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Playing Politics With the Poor: The Case of TANF Waivers

David Callahan

A core pillar of conservative ideology is that many federal responsibilities should be devolved to the states. A far away central bureaucracy, the argument goes, is inherently less likely to respect liberty and act efficiently than smaller state governments -- ideally run by part-time legislators who also have "real jobs" and thus know the people's business.

So it was that, back in the Bush years, conservatives argued that states should be given more leeway to manage welfare programs and Republican governors lobbied Washington for waivers under Temporary Assistance to Needy Families (TANF), the reform law Congress passed in 1996. The idea was that states would experiment and innovate, finding better ways to move welfare recipients into the workforce and accomplish other goals of the law.

In 2005, 29 Republican governors signed a letter supporting a reauthorization of TANF that would include more waivers to state governments. Among those signing the letter was Governor Mitt Romney.

That request found a receptive audience in the Bush Administration. Tommy Thompson, Bush's Secretary of Health and Human Services from 2001 to 2005, had pushed a proposal for granting states more flexibility on TANF early in his tenure.

Such greater flexibility never came to pass during the Bush years, but some Republican governors kept up the push once Obama was in office -- like Governor Brian Sandoval of Nevada and Richard Herbert of Utah. A document prepared by the Utah government in support of waivers in 2011 said:

Utah is especially interested in the development of waiver authority in the TANF grant. Utah has the desire to expend TANF dollars in the most efficient and effective manner supporting the kind of services and activities that promote initial employment, wage progression, and employment retention.

Last month, Republican governors finally got their wish when the Obama Administration issued new rules granting states more flexibility in administering TANF's work requirements. HHS announced it would use its authority to "approve waiver demonstrations to challenge states to engage in a new round of innovation that seeks to find more effective mechanisms for helping families succeed in employment." But states would have to demonstrate that their approaches achieved the work goals of the 1996 law through rigorous evaluation.

As it happens, the Obama Administration's approach to granting waivers is not what some conservatives wanted, believing that the administration was overstepping its authority, and Heritage immediately condemned the move -- with many Republicans falling in line behind a false narrative that Obama had "gutted" the work requirements under TANF.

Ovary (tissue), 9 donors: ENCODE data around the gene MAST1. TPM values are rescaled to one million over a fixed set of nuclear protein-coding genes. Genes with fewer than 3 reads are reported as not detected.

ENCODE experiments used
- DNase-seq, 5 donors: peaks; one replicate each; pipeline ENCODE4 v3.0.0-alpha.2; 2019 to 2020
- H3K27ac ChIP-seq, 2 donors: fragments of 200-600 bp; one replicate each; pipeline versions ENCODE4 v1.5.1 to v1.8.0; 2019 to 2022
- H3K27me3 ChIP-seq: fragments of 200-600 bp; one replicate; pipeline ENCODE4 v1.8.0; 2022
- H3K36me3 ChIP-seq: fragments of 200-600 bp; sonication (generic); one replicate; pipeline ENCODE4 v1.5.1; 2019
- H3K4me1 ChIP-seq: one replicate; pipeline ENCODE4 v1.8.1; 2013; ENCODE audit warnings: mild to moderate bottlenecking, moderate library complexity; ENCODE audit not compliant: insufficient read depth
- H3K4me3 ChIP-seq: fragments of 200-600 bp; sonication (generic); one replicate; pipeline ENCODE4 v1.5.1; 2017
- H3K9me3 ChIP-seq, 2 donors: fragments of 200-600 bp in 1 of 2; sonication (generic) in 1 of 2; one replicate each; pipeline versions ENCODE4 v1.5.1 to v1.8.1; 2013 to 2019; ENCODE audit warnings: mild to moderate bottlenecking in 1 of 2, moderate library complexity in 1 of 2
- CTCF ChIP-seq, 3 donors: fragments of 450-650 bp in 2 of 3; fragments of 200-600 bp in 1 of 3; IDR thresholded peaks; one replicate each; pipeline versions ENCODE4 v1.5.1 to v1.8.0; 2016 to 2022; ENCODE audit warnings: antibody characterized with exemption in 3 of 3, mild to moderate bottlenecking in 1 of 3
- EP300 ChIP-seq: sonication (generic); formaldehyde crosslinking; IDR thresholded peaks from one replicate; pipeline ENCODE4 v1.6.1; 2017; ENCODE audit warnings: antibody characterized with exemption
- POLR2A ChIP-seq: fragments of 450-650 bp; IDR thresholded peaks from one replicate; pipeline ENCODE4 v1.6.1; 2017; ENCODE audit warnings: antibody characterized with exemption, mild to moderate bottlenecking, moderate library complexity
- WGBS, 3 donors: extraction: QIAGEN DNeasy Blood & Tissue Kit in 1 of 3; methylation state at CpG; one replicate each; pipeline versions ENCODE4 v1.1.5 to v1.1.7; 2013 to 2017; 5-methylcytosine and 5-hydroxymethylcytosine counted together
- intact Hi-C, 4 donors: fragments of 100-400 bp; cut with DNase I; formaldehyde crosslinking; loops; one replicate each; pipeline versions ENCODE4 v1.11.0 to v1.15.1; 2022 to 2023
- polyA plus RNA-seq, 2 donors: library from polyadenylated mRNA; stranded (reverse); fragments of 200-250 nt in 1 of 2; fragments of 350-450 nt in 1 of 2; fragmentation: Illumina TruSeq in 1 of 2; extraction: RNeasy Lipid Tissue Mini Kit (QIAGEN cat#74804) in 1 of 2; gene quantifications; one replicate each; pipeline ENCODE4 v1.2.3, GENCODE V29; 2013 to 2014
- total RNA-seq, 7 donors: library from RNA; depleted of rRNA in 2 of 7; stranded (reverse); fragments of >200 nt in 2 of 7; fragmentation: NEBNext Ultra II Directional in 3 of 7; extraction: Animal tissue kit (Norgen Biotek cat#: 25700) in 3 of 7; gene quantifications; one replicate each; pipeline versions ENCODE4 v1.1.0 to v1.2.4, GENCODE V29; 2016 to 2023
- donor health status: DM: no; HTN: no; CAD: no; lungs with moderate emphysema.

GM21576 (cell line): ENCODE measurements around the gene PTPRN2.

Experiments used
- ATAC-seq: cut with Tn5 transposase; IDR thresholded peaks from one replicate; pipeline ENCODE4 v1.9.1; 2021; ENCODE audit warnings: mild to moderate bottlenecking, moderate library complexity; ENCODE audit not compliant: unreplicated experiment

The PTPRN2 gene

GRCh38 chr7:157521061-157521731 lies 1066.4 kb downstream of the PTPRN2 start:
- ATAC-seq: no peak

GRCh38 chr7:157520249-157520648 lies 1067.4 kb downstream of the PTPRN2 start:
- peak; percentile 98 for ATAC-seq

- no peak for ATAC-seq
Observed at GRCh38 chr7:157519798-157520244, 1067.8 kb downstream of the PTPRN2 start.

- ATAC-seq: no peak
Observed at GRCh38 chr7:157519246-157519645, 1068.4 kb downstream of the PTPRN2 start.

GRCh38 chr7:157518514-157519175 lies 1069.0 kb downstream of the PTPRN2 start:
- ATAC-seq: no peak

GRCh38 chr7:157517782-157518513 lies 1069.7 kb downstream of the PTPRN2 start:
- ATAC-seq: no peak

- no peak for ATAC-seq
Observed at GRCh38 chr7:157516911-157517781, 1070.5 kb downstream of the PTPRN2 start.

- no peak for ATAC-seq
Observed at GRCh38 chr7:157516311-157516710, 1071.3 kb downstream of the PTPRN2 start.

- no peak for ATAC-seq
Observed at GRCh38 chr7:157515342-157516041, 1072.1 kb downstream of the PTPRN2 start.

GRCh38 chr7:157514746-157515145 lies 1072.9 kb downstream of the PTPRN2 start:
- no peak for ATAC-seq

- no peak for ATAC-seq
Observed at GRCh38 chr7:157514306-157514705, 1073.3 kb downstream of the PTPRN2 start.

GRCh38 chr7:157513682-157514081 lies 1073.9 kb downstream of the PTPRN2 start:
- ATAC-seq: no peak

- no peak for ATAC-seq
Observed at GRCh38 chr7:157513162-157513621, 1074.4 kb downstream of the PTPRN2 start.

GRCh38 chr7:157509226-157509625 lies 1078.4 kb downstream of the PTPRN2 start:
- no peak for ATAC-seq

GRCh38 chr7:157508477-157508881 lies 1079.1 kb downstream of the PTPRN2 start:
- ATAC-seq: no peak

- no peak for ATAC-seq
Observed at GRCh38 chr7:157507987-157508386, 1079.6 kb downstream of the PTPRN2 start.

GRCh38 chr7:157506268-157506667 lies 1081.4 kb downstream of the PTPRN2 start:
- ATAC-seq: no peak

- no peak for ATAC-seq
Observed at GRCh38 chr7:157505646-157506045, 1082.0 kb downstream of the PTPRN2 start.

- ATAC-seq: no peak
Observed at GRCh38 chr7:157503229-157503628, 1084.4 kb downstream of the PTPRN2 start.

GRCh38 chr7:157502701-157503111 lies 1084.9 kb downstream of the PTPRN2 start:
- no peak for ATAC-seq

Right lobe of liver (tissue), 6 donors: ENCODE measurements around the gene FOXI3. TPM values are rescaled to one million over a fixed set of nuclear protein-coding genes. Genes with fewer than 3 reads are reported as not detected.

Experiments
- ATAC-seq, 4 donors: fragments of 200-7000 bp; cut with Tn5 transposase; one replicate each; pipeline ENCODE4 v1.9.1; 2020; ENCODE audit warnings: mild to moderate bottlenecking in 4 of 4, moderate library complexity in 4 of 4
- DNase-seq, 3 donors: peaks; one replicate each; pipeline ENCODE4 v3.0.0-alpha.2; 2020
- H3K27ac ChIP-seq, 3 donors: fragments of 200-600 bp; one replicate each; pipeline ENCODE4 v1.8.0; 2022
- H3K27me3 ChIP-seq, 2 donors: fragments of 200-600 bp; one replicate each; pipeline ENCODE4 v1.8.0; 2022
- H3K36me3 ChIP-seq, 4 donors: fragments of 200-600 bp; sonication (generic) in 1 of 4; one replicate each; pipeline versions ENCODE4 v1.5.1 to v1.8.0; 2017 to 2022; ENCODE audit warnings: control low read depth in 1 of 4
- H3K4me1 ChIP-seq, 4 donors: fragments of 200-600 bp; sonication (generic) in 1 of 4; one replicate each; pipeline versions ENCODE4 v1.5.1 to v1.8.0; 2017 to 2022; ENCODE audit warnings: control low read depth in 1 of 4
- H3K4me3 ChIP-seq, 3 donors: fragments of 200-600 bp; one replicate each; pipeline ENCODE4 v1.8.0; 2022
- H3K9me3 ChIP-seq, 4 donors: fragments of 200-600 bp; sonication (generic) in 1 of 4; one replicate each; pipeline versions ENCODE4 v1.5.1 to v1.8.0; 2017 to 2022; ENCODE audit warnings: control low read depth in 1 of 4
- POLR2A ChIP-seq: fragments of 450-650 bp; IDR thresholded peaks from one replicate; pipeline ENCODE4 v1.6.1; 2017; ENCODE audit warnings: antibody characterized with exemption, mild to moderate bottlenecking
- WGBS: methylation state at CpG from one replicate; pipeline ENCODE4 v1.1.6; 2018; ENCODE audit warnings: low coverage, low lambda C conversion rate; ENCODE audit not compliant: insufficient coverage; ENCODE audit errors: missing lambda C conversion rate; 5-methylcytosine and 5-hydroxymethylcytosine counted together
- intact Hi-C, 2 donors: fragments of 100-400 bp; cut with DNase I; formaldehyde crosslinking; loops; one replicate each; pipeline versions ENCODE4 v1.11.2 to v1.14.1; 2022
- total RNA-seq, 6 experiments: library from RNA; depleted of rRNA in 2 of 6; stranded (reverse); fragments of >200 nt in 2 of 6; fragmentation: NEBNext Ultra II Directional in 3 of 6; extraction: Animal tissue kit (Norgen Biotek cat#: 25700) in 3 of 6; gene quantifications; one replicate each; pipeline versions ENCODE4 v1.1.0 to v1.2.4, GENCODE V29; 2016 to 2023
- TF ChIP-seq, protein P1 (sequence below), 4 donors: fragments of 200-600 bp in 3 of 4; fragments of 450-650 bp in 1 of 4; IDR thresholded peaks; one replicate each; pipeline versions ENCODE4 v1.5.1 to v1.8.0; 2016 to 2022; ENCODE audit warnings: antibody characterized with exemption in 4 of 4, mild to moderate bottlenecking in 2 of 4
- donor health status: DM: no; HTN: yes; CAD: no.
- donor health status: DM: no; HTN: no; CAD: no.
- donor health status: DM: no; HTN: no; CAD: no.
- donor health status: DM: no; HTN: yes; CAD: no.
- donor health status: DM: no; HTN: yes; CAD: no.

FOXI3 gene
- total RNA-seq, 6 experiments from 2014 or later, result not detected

"President Obama now wants to strip the established work requirements from welfare," Romney said in July. And this week Romney's campaign unleashed an attack ad saying that "Under Obama’s plan, you wouldn’t have to work and wouldn’t have to train for a job. They just send you your welfare check."

Tommy Thompson, who is running for a Senate seat in Wisconsin, had equally harsh words in an op-ed, calling the policy part of "the president's leftist ideological rampage. . . . It is not an exaggeration to say the president’s decision to hand out checks without requiring work is blatantly calling the question on what kind of nation we will be." Thompson never mentioned in the op-ed that he was a leading advocate of waivers on work requirements during the Bush years -- just as Romney never mentioned his support for the same policy.

To his credit, Utah Governor Richard Herbert has stuck with his original position, supporting the Obama's Administration's move: "Utah's request for a waiver stems from a desire for increased customization of the program to maximize employment among Utah’s welfare recipients."

This whole episode is yet more evidence of the inherent fungibility of conservative ideology. Yes, the right is all for more devolution to the states -- unless that devolution is orchestrated by a Democratic president.

Oh, and there's something else: Accusing the nation's first black president of wanting to just "send you your welfare check" is potent stuff -- potent enough, clearly, to trump the actual truth.

Meanwhile, of course, none of the candidates are addressing the biggest problem with TANF -- which is that the 1996 law effectively stopped welfare from being what it's supposed to be -- a safety net that spreads wider during hard times to help the neediest Americans. As we have written here, TANF caseloads have barely budged during the Great Recession and that's a travesty of public policy. This is what the candidates should be talking about.